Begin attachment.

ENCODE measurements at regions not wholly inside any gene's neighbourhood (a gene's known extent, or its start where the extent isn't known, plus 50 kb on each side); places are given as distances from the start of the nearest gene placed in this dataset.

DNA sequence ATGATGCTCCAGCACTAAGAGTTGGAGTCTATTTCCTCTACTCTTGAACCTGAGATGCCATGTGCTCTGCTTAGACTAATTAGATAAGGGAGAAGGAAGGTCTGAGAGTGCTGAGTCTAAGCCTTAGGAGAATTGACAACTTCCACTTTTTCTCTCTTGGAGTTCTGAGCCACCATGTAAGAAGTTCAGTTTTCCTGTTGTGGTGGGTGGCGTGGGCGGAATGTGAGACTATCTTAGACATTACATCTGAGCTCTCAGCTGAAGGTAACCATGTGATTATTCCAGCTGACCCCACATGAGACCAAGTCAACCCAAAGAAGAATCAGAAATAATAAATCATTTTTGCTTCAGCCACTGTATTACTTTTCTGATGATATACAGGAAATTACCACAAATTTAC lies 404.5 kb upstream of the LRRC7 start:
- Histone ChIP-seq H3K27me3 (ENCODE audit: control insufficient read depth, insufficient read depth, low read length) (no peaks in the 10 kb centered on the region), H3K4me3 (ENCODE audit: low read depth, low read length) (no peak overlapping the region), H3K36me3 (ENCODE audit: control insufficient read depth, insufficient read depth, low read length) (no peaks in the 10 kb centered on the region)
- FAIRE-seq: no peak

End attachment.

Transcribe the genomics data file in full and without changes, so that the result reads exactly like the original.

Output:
ENCODE measurements at regions not wholly inside any gene's neighbourhood (a gene's known extent, or its start where the extent isn't known, plus 50 kb on each side); places are given as distances from the start of the nearest gene placed in this dataset.

DNA sequence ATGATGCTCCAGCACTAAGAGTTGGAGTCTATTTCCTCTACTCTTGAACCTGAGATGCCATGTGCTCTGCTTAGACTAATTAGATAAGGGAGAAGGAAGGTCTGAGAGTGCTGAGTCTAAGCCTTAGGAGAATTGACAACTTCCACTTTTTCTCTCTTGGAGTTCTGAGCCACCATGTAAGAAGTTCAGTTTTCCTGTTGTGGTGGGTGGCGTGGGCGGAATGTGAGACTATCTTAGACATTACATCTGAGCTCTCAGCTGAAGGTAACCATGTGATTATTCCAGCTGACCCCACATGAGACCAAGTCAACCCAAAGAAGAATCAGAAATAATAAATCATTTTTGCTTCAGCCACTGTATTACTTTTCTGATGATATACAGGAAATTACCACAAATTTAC lies 404.5 kb upstream of the LRRC7 start:
- Histone ChIP-seq H3K27me3 (ENCODE audit: control insufficient read depth, insufficient read depth, low read length) (no peaks in the 10 kb centered on the region), H3K4me3 (ENCODE audit: low read depth, low read length) (no peak overlapping the region), H3K36me3 (ENCODE audit: control insufficient read depth, insufficient read depth, low read length) (no peaks in the 10 kb centered on the region)
- FAIRE-seq: no peak